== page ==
Exchange of materials in the capillaries

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  • The Exchange of Materials between Capillaries and Body Cells.
    • The blood carries many materials around the body.
      • Oxygen.
      • Products of digestion- these are transported to the liver to be processed or stored.
      • Urea- a waste product formed from the breakdown of excess proteins in the liver.
      • Hormones from the sight of production.
    • There are two ways in which materials are exchanged between capillaries and body cells.
      • 1. Passive Diffusion
        • The movement of soluble molecules from areas of high concentration to areas of low concentration
        • Body cells are surrounded with tissue fluid (interstitial fluid), which acts as an intermediary
        • Tissue fluid essentially takes on the same composition of small, soluble molecules as the arterial blood travelling throught the capilllary.
      • 2. Bulk flow
        • Occurs when the pressure inside the capillary is lower than the pressure outside and causes the liquid component of blood (plasma) to be forced out through pores in the capilllary walls.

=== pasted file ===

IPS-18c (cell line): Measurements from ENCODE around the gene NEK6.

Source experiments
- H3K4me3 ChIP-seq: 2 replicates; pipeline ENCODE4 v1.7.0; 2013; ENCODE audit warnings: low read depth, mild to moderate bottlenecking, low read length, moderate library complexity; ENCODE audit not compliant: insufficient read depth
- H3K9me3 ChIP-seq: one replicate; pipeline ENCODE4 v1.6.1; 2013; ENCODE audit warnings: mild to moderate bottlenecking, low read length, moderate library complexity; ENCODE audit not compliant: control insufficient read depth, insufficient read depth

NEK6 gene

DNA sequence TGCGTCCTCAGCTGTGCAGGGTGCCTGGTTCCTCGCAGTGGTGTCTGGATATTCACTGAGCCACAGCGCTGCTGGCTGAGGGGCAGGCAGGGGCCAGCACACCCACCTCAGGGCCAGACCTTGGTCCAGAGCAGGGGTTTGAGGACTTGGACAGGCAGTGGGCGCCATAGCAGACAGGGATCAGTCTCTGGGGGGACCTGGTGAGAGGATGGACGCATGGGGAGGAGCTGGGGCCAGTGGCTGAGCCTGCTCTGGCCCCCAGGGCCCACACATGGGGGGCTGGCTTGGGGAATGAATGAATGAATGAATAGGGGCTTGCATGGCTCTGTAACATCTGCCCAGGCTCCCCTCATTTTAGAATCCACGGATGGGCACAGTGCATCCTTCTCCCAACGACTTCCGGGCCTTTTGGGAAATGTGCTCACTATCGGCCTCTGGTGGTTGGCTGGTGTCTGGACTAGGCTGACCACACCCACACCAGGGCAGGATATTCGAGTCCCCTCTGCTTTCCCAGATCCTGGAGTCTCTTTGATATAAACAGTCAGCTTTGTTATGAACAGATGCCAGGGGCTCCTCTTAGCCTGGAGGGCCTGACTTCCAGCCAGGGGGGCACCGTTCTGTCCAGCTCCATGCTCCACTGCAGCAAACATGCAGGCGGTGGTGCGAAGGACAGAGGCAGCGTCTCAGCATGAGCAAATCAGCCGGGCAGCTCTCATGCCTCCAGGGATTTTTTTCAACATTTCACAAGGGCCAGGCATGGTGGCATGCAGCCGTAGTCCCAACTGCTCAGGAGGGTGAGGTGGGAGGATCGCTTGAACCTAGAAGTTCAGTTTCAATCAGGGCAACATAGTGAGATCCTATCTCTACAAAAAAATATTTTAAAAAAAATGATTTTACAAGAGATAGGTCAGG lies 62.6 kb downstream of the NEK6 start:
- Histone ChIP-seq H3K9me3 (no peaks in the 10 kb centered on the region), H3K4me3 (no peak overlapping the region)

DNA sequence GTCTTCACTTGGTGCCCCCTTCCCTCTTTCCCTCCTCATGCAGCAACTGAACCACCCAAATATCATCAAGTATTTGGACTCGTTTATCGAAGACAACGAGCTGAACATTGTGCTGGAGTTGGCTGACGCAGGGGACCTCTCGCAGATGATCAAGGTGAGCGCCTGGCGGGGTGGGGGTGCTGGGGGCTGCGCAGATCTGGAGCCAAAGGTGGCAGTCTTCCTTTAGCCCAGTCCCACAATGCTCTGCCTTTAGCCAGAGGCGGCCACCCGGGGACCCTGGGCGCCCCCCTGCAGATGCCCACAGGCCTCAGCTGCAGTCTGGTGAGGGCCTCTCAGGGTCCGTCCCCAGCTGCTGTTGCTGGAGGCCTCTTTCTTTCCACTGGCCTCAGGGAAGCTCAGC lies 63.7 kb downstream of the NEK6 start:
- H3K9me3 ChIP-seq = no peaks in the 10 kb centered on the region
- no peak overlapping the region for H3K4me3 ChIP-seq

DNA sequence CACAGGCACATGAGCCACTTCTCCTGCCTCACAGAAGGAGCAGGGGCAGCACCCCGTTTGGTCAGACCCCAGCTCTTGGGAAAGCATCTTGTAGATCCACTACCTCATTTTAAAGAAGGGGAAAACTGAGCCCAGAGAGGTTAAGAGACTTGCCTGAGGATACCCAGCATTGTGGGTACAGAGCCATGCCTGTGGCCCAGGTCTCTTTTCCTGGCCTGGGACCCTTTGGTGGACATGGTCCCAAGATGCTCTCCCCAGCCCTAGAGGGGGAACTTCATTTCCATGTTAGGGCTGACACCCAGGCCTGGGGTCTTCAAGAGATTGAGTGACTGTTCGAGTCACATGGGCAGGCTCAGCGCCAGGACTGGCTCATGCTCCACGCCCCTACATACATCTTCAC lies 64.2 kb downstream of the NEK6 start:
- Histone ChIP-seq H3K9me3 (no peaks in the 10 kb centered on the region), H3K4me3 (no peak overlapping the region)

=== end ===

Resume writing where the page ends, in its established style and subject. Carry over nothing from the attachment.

• Sometimes called forced filtration or ultrafiltration.
        • Most proteins are retained in the capillarys they are too large to fit through the pores.
    • Tissue fluid supplies cells with glucose, oxygen and other soluble molecules (e.g. amino acids; ions etc.).
      • CO2 and other metabolic wastes diffuse out of the cells, through the tissue fluid and into the capillaries to be excreted through the circulatory system.
      • Tissue fluid volume is regulated as excess fluid returns to the blood either through the capillary walls or through the lymphatic system.


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